Is the quantum world really random?How can one be sure that there are no variables that can actually predict the outcome like they do in Newtonian physics?

  • $\begingroup$ In Newtonian physics, can you predict whether an unbiased coin toss will land heads or tails? You can predict average ~50% heads and ~50% tails. That is what also quantum mechanics does, it predicts averages and they are found experimentally true. Formula for averages are different though. $\endgroup$ – kpv Sep 9 '17 at 18:19
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    $\begingroup$ This question has been asked a bazillion times and is famously addressed by the Bell theorem which has been experimentally verified. $\endgroup$ – DanielSank Sep 10 '17 at 0:08
  • $\begingroup$ This is a wonderful question in principle, but please search for answers for at least a few seconds before posting. $\endgroup$ – DanielSank Sep 10 '17 at 0:09
  • $\begingroup$ kvp you can actually predict outcomes of a coin toss.it is taken 50-50 just because there are to many factors affecting the outcome,so it seems that it is random. $\endgroup$ – spatialdelusion Sep 10 '17 at 3:27
  • $\begingroup$ @daboss: Yes, and those factors are practically insurmountable and I do not think you can really reliably predict outcome of a coin toss. In QM, the factors can be thousand times more difficult, and due to the scales involved, can be really impossible factors, so individual outcomes can not be predicted. You have to settle with averages. $\endgroup$ – kpv Sep 10 '17 at 4:26

I think J.G.'s answer is good, but doesn't fully address the question since you have the 'quantum-interpretations' tag set (maybe this was done by Qmechanic?), but this is really an unresolved question and highly metaphysical.

In brief, some interpretations of quantum mechanics rely on true randomness (such as most of the collapse interpretations), e.g. Copenhagen and the GRW models.

Other interpretations, such as Bohmian mechanics, only have apparent randomness, which is rather similar to classical effects such as Brownian motion with incorporated non-locality, where the way it works out it is impossible to ever know with certainty the result of measurements, but this isn't due to randomness but rather the observer being a part of the system they are measuring (thus affecting results of measurements---which aren't random---in unpredictable ways).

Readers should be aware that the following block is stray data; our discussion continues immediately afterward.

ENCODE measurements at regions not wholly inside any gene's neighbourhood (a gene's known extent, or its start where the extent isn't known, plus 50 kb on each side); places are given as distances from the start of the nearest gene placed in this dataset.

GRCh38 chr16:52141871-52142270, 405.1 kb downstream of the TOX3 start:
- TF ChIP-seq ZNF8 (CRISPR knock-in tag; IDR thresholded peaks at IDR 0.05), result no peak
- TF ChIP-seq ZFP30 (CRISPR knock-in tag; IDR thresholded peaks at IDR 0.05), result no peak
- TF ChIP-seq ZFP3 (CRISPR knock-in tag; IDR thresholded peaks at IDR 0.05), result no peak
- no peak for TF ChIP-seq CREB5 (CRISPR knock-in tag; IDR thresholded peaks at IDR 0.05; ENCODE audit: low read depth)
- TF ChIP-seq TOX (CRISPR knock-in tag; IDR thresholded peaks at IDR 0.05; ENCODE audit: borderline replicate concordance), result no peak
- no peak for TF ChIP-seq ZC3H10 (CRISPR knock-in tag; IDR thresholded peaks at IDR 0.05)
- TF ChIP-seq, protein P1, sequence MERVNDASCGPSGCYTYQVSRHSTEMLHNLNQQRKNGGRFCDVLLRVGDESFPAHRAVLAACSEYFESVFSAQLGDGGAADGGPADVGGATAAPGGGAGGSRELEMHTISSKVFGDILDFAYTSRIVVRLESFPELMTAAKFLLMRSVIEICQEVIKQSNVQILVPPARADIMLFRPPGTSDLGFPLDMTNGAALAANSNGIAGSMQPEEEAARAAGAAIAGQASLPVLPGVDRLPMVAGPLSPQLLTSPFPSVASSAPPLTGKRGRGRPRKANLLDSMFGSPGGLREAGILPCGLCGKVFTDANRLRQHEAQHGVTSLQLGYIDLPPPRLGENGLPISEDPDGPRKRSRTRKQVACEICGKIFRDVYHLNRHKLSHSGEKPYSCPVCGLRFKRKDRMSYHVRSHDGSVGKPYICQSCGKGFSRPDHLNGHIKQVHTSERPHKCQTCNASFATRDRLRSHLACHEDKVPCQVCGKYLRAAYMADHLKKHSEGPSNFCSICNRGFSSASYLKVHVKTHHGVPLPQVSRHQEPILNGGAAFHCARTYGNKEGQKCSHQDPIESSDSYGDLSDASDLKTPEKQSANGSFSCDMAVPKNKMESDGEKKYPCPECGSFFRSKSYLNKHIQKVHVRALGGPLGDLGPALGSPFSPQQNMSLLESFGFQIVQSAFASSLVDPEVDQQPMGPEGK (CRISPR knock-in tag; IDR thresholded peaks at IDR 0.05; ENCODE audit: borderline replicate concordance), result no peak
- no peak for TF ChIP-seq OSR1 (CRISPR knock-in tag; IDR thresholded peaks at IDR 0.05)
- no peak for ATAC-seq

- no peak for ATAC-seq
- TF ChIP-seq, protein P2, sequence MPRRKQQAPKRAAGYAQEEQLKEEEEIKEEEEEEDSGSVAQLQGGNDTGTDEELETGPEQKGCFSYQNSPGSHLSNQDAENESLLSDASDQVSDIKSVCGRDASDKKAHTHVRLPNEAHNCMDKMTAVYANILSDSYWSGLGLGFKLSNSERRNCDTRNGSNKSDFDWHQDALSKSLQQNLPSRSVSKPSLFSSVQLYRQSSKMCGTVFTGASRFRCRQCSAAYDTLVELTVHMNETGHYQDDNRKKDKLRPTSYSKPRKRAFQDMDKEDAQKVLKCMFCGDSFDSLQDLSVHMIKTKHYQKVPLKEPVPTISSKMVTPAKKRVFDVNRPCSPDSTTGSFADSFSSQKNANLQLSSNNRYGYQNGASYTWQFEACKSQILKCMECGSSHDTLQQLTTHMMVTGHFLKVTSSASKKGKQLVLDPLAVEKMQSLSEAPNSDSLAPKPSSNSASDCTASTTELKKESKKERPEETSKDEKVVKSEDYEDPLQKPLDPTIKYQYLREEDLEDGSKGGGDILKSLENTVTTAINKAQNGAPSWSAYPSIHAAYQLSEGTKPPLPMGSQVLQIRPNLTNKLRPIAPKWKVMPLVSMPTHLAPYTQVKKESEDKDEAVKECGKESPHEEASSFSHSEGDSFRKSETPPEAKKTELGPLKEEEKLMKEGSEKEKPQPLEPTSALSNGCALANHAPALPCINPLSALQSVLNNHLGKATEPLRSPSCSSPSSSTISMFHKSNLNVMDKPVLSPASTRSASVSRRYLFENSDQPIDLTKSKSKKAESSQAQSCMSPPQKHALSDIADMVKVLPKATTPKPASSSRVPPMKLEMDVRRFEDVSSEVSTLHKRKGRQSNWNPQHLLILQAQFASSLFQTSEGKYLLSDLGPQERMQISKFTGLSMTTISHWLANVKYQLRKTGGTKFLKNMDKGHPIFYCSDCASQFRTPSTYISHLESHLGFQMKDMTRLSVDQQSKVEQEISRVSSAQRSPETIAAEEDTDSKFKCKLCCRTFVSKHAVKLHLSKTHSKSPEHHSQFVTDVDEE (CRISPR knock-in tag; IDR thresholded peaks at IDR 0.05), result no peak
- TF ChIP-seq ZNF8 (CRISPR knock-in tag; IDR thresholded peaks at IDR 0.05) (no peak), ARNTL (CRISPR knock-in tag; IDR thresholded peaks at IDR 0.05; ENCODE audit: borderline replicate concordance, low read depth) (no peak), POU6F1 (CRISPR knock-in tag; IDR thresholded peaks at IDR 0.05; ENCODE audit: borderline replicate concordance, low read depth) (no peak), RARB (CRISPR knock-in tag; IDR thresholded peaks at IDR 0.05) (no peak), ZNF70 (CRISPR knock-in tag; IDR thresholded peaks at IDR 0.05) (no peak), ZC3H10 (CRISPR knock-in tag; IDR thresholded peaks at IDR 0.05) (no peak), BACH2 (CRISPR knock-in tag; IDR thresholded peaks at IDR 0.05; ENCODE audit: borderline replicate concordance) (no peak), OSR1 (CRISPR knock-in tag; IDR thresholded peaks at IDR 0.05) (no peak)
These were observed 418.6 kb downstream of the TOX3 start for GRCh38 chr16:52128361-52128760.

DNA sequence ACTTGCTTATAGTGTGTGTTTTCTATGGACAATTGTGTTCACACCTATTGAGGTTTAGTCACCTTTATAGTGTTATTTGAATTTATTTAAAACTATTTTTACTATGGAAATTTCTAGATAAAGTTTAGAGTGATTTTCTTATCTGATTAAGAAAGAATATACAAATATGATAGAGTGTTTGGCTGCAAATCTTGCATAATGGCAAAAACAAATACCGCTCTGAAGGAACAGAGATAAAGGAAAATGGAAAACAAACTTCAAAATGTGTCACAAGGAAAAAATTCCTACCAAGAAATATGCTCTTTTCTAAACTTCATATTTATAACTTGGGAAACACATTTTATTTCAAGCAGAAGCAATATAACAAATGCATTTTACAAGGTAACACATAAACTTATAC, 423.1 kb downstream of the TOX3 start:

You then have a loose third set of interpretations that either make no assertion either way, or it's unclear whether randomness exists or not within then.

As I said though, this is all metaphysical; most people can just pick the interpretation they like the most (or none) and forget about it. In this case, J.G.'s answer is all you really need. If you'd like elaboration on anything feel free to ask.

  • $\begingroup$ It is not an "unsolved problem" any more than the magic of charged particles pushing on each other at a distance is an "unsolved problem". $\endgroup$ – DanielSank Sep 10 '17 at 0:44
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    $\begingroup$ While it depends on how you define 'really random', the question asked ('Is the quantum world really random?') is unresolved in the sense that deterministic quantum interpretations exist that give identical experimental results to standard quantum mechanics. I'm not sure how you can argue with this, but I'd be happy to hear your response. $\endgroup$ – Toby Hawkins Sep 10 '17 at 1:21
  • $\begingroup$ which interpretation of qm is most accepted? $\endgroup$ – spatialdelusion Sep 10 '17 at 3:28
  • $\begingroup$ Copenhagen is the one taught in most textbooks and is (arguably) the oldest (really a broad class of interpretations), although many people take a purely statistical viewpoint and don't worry about the underlying process. Many-worlds has also started gaining some traction more recently. Among people who concern themselves with quantum foundations it's far from settled though. See bit.ly/1VLiONu $\endgroup$ – Toby Hawkins Sep 10 '17 at 3:41

A common misconception is that the difference between classical and quantum mechanics is that only the latter uses probability, and that we might therefore get away with "hidden variables" that explain the apparently stochastic behavior of particles. But actually the difference is that probability obeys different rules in the two theories (see here for a full explanation). In particular, Bell's inequalities apply to classical theories and are in general invalid in quantum mechanics. A simple explanation is given here.


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